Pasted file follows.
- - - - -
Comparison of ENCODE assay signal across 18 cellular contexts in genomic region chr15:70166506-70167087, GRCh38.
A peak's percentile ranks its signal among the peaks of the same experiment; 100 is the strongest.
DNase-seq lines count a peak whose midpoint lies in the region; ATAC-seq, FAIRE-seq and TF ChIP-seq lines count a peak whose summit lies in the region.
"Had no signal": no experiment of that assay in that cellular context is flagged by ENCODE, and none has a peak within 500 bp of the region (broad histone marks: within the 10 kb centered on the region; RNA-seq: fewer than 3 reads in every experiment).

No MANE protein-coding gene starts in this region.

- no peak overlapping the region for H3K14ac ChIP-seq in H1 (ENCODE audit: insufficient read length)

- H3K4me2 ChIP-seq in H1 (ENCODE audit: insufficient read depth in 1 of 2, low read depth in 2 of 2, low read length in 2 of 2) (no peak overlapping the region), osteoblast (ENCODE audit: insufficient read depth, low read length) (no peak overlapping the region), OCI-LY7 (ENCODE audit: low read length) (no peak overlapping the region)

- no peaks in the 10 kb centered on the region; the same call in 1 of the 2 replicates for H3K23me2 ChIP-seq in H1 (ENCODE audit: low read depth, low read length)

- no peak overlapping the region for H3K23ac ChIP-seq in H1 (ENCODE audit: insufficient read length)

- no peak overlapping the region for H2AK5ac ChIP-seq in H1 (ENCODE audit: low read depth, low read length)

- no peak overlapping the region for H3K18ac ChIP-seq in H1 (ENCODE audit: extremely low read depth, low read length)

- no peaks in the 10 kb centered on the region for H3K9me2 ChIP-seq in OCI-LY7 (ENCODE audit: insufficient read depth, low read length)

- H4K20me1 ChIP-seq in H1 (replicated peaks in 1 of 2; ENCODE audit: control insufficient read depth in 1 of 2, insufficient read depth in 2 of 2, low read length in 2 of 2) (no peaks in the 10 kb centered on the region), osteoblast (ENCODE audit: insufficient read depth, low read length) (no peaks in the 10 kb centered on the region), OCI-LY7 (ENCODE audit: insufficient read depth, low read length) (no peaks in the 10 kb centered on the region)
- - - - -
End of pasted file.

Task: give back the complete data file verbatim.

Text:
Comparison of ENCODE assay signal across 18 cellular contexts in genomic region chr15:70166506-70167087, GRCh38.
A peak's percentile ranks its signal among the peaks of the same experiment; 100 is the strongest.
DNase-seq lines count a peak whose midpoint lies in the region; ATAC-seq, FAIRE-seq and TF ChIP-seq lines count a peak whose summit lies in the region.
"Had no signal": no experiment of that assay in that cellular context is flagged by ENCODE, and none has a peak within 500 bp of the region (broad histone marks: within the 10 kb centered on the region; RNA-seq: fewer than 3 reads in every experiment).

No MANE protein-coding gene starts in this region.

- no peak overlapping the region for H3K14ac ChIP-seq in H1 (ENCODE audit: insufficient read length)

- H3K4me2 ChIP-seq in H1 (ENCODE audit: insufficient read depth in 1 of 2, low read depth in 2 of 2, low read length in 2 of 2) (no peak overlapping the region), osteoblast (ENCODE audit: insufficient read depth, low read length) (no peak overlapping the region), OCI-LY7 (ENCODE audit: low read length) (no peak overlapping the region)

- no peaks in the 10 kb centered on the region; the same call in 1 of the 2 replicates for H3K23me2 ChIP-seq in H1 (ENCODE audit: low read depth, low read length)

- no peak overlapping the region for H3K23ac ChIP-seq in H1 (ENCODE audit: insufficient read length)

- no peak overlapping the region for H2AK5ac ChIP-seq in H1 (ENCODE audit: low read depth, low read length)

- no peak overlapping the region for H3K18ac ChIP-seq in H1 (ENCODE audit: extremely low read depth, low read length)

- no peaks in the 10 kb centered on the region for H3K9me2 ChIP-seq in OCI-LY7 (ENCODE audit: insufficient read depth, low read length)

- H4K20me1 ChIP-seq in H1 (replicated peaks in 1 of 2; ENCODE audit: control insufficient read depth in 1 of 2, insufficient read depth in 2 of 2, low read length in 2 of 2) (no peaks in the 10 kb centered on the region), osteoblast (ENCODE audit: insufficient read depth, low read length) (no peaks in the 10 kb centered on the region), OCI-LY7 (ENCODE audit: insufficient read depth, low read length) (no peaks in the 10 kb centered on the region)